Impact of air–sea coupling on the probability of occurrence of heat waves in Japan

Akira Hasegawa, Yukiko Imada, Hideo Shiogama, Masato Mori, Hiroaki Tatebe, Masahiro Watanabe

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2 Citations (Scopus)


In extreme event attribution, which aims to answer whether and to what extent a particular extreme weather event can be attributed to global warming, the probability of an event is generally estimated through large ensemble simulations, using an atmospheric general circulation model (AGCM). In islands, such as Japan, it has been considered that surface air temperature (SAT) can be significantly affected by the surrounding sea surface temperature (SST), which mostly is affected by atmospheric circulation at mid- and high-latitudes. Therefore, the absence of SST responses to atmospheric variability in AGCMs impacts the estimation of the occurrence of extreme events, such as heat waves in Japan. In this study, we examined the impact of air–sea coupling on the probability of occurrence of severe heat waves that occurred in Japan in the summer of 2010 by analyzing the probability differences obtained from AGCM and coupled general circulation model (CGCM) large-ensemble experiments. The observed ocean temperature, salinity, and sea ice were assimilated in the 100-member CGCM experiments, as they were assigned as boundary conditions in the 100-member AGCM experiments. The SAT around Japan in the northern summer is largely related to the Bonin high, whose interannual variability is largely affected by the Silk Road and Pacific-Japan (PJ) pattern teleconnections in the real world. The SAT anomaly over Japan was related to the pressure variability due to the Silk Road and PJ patterns in the CGCM experiment. By contrast, the SAT over Japan simulated by AGCM was less sensitive to such pressure variability, and the SAT ensemble spread became narrower in AGCM. The results suggest that the probability of occurrence of the 2010 heat wave in Japan would tend to be underestimated by the AGCM ensemble compared to the CGCM ensemble, provided that the ensemble averages of the SAT anomalies were equal between CGCM and AGCM experiments. This study raised the issue of the absence of SST response to atmospheric variability in AGCMs, which can critically impact the estimation of extreme event probability, particularly in mid-latitude islands, such as Japan. [Figure not available: see fulltext.]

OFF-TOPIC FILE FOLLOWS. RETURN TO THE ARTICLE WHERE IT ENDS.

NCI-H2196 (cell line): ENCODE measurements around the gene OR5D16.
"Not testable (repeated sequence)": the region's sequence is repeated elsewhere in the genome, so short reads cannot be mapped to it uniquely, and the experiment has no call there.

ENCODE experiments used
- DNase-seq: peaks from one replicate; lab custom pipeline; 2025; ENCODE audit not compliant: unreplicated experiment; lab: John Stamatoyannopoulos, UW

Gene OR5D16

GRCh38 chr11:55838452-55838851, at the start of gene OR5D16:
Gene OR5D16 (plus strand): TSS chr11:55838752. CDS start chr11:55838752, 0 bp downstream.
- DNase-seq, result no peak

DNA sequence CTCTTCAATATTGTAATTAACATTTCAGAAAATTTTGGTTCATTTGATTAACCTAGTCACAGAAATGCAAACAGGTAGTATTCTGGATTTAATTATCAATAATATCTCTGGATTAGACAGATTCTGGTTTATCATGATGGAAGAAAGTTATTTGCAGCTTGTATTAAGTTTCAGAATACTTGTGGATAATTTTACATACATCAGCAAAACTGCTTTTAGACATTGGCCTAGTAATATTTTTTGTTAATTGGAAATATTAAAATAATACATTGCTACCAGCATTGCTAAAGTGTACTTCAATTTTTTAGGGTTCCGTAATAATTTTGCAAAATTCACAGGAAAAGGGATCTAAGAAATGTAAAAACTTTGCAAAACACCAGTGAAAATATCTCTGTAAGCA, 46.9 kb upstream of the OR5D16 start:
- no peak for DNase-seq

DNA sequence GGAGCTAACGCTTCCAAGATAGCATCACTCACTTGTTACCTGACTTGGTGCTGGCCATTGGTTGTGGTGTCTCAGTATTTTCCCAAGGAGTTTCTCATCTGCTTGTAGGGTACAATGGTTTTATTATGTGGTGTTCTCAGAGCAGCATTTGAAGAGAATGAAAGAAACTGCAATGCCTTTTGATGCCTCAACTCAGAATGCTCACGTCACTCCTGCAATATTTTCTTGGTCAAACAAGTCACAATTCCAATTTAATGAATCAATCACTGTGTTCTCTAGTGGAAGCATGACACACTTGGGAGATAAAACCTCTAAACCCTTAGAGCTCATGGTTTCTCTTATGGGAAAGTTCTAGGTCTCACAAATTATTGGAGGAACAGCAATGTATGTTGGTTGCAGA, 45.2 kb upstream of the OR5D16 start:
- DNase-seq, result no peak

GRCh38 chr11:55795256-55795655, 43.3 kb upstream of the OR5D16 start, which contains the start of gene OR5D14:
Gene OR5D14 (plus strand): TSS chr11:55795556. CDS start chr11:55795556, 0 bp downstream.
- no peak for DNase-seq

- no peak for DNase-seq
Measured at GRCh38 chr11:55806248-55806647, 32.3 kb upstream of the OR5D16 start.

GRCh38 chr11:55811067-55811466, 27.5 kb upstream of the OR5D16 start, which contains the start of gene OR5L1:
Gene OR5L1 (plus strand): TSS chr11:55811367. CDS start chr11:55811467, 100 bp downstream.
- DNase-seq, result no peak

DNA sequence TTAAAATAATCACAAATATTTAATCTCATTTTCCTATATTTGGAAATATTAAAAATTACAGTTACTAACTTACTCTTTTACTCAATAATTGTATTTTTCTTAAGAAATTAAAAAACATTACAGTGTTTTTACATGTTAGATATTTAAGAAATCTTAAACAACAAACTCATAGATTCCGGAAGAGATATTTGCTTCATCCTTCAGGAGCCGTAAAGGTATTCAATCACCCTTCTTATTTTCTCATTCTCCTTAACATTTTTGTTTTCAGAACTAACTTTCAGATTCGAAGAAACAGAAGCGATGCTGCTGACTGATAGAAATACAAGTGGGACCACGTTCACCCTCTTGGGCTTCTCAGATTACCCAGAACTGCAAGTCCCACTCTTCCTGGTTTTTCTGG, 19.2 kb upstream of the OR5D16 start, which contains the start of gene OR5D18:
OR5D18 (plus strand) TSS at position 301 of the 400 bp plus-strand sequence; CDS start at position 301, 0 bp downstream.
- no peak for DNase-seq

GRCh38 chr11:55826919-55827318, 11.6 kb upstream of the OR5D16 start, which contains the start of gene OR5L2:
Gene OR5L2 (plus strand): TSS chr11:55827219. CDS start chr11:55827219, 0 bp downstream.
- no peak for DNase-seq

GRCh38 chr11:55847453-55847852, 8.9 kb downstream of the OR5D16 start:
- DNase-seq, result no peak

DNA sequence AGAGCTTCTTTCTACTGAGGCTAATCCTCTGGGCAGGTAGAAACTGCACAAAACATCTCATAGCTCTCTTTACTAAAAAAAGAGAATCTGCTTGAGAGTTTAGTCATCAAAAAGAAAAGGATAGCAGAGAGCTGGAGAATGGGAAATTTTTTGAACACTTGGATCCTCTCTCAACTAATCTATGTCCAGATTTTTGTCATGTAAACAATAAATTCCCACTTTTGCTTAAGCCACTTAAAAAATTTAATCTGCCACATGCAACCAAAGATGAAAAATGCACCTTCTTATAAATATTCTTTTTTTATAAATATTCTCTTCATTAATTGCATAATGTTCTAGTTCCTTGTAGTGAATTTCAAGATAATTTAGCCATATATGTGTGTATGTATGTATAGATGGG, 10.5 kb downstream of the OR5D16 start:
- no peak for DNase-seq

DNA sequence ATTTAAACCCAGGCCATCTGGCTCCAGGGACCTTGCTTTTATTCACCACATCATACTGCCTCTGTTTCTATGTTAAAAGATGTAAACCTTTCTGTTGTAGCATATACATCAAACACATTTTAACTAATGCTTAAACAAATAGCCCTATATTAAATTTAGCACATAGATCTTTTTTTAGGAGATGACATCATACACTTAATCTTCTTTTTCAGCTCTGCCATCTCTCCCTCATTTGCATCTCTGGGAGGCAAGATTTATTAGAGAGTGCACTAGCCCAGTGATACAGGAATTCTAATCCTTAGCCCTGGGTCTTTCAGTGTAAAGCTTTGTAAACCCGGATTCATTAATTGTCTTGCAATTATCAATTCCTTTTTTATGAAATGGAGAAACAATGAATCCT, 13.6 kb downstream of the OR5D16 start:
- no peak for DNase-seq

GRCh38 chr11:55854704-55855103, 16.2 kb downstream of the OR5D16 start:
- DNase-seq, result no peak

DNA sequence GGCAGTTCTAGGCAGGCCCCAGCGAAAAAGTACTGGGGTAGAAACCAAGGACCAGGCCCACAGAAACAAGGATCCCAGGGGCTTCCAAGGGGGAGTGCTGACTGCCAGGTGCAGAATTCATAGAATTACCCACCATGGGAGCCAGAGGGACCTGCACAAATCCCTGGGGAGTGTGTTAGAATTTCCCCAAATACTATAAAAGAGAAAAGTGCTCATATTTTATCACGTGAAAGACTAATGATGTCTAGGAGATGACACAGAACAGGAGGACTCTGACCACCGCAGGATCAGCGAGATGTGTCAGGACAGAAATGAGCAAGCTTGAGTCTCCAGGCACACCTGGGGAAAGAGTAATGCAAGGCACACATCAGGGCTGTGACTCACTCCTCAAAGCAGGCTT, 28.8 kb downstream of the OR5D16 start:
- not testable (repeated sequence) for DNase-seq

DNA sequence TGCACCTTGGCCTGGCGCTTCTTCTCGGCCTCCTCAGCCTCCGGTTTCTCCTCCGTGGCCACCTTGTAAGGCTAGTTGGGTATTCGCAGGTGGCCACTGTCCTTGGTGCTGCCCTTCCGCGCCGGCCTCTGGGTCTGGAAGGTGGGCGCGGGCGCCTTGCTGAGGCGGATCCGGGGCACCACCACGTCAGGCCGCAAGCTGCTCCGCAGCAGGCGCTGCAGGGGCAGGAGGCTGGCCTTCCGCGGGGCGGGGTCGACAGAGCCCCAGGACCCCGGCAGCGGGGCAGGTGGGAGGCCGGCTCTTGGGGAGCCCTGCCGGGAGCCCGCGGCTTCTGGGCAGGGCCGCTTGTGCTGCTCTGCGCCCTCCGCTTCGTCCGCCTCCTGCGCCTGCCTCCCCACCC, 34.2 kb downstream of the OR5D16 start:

Original languageEnglish
Article number78
JournalProgress in Earth and Planetary Science
Issue number1
Publication statusPublished - Dec 2020

All Science Journal Classification (ASJC) codes

  • Earth and Planetary Sciences(all)


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